1. Blind Uncle Gapard, Delma Lachney, John Bertrand - Early American Cajun Music. Yazoo liner notes.
  2. https://en.wikipedia.org/wiki/Natchitoches,_Louisiana
  3. Bayou Boogie: the Americanization of Cajun music, 1928-1950.  Ryan Andre Brasseaux.  2004
  4. https://www.gutenberg.org/files/55055/55055-h/55055-h.htm
  5. Lyrics by Stephane F 

Release Info:
G05 NO-122 Natchitocheo (French Town) | Vocalion 5333
G06 NO-123 Sur Le Borde De L'Eau (On The Riverside) | Vocalion 5333

Find:
John Bertrand / Blind Uncle Gaspard / Delma Lachney Early American Cajun Music (Yazoo, 1999)

Friday, March 8, 2019

"Tant Que Tu Est Avec Moi" - Jolly Boys of Lafayette

The Jolly Boys got their start in 1937 with their only recording session with Decca.  Joe Fabacher led his group during the late 1930s through the 1950s. It included his brother Red and Leon "Crip" Credeur".  Francis "Red" Fabacher was a brilliant guitar player.  By 1940, Red was playing radio shows on KVOL along with Nason Guidry and the Sons Of Acadians.  However, soon after, he was drafted into WWII.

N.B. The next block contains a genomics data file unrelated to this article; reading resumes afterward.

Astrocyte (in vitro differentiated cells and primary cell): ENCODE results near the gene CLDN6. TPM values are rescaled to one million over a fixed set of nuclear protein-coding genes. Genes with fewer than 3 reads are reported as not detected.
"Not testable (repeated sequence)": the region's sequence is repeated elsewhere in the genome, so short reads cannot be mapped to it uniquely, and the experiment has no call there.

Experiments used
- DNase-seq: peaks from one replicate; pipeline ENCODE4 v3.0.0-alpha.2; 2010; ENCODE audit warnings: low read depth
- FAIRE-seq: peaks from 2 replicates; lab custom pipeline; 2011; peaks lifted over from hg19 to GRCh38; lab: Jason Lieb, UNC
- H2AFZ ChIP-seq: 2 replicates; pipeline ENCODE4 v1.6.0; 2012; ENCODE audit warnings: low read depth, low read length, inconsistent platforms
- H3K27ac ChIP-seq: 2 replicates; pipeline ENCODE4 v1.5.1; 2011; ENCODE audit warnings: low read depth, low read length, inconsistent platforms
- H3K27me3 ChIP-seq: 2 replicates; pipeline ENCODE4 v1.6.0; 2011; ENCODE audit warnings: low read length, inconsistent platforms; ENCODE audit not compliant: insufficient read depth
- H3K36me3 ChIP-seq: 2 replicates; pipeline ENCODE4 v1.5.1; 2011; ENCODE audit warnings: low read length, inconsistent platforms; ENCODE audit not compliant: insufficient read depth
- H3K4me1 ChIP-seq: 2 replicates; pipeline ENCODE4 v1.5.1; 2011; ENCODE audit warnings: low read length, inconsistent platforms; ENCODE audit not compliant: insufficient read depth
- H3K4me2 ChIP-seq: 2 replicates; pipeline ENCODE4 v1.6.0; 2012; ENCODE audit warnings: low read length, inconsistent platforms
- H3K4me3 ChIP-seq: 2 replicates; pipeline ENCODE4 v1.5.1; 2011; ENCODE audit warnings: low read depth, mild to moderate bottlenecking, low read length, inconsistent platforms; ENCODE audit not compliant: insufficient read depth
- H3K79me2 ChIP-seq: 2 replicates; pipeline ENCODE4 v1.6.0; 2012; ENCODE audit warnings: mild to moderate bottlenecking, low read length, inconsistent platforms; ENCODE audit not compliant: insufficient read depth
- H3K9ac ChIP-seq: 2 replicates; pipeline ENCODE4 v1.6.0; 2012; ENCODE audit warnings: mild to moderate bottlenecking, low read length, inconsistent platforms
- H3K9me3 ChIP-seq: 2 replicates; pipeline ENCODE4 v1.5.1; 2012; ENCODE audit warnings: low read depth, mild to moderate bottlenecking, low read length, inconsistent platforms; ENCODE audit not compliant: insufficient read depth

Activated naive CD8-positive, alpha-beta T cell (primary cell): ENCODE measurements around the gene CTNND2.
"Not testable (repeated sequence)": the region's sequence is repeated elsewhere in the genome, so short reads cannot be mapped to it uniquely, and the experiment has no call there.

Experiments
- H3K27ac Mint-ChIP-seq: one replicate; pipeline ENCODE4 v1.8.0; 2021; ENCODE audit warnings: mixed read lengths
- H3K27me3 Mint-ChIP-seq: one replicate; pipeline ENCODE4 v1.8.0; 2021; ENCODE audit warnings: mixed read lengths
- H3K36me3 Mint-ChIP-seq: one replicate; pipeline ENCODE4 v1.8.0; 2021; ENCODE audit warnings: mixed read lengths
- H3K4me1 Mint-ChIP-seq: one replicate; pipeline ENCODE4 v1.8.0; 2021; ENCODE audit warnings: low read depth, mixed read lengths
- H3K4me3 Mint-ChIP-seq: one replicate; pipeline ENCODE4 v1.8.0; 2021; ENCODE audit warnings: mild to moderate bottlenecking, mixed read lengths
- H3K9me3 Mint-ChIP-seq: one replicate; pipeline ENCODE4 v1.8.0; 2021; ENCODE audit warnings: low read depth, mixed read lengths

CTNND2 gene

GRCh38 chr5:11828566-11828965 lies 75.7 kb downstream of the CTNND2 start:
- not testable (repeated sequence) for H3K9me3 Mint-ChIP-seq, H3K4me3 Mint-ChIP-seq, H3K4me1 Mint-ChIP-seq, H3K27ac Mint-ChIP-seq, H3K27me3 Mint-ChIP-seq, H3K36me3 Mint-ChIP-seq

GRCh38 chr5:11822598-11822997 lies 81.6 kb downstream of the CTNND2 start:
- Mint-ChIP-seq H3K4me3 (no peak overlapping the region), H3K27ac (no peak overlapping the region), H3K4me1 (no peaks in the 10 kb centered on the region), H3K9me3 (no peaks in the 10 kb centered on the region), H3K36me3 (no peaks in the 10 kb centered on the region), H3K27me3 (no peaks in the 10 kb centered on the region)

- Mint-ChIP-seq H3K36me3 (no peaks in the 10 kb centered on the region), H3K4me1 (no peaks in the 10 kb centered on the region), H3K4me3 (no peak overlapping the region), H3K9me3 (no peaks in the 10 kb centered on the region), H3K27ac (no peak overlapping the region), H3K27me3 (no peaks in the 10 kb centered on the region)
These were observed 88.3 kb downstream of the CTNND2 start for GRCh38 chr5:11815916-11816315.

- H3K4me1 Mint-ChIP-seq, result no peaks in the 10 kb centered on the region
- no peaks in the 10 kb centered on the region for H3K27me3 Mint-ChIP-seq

(Moi) tout seul dans la peine,

Moi tout seul, chère 'tit monde,

Mérite pas ça, ça t'as fais, 
Mais, ça t'as fais, jolie.

Quand ton nègre est avec toi,
C'est "chère" ici et "chère" là bas,
Mais, quand ton nègre est-z-à-coté,
T'as bien prié ton pauvre vieux nègre.
Crowley Daily Signal
Sept 7, 1950

The song was their version of Amede Ardoin's "Eunice Two Step".  It spawned other post-war versions such as Virgil Bozman's "Tell Me If You Love Me" and Lee Sonnier's "Chere Ici Et Chere La-Ba". The phrase chère ici et chère là bas eludes to a lover's quarrel, where in the love interest acts differently when her man is at her side versus when he's away.

(I'm) all alone in pain,

I'm all alone, dear little everything,

Don't deserve that, that you've done,
Well, that you've done, pretty.

When your man is with you,
It's "dearie" here and "dearie" there,
Well, when your man alone by your side,